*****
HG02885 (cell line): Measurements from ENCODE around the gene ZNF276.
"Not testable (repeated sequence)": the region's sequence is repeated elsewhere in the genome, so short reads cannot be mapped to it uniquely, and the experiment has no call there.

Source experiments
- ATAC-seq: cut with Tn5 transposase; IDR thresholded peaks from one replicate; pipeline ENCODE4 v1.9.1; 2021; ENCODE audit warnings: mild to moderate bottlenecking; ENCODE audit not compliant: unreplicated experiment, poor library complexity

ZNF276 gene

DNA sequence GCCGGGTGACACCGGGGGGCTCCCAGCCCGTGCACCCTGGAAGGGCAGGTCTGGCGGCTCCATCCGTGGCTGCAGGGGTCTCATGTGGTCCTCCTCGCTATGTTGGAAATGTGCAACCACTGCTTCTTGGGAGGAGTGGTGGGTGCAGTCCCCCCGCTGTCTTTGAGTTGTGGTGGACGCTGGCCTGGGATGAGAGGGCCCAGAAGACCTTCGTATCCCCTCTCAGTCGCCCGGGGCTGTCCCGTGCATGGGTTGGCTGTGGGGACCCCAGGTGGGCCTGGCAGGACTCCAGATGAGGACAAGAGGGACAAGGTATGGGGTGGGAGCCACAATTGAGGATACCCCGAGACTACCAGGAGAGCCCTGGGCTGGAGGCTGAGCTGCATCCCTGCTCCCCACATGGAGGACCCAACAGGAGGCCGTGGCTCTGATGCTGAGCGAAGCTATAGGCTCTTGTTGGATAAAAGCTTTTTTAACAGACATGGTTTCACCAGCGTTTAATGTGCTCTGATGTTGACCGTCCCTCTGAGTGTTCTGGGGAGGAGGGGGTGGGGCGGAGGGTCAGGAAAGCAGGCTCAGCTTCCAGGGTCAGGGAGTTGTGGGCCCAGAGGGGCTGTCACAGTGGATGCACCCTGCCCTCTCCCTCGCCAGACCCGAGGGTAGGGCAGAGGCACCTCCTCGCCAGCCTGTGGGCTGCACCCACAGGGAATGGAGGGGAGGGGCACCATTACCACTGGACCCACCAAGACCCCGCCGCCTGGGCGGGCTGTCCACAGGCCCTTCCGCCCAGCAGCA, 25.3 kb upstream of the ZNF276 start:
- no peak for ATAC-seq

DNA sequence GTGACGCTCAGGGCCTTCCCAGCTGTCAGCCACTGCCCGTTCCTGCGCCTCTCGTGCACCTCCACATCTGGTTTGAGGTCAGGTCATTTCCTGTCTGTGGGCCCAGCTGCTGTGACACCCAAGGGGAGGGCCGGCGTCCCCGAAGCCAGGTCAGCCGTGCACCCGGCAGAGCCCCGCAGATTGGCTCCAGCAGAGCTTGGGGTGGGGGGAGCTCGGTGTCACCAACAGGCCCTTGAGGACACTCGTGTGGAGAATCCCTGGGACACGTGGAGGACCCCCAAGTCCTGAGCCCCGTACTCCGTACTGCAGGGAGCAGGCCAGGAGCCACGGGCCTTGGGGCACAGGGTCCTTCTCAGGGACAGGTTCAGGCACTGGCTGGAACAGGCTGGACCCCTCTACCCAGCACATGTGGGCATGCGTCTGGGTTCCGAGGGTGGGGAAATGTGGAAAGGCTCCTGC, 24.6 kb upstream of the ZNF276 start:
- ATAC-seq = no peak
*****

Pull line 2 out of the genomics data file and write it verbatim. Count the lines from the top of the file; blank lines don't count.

"Not testable (repeated sequence)": the region's sequence is repeated elsewhere in the genome, so short reads cannot be mapped to it uniquely, and the experiment has no call there.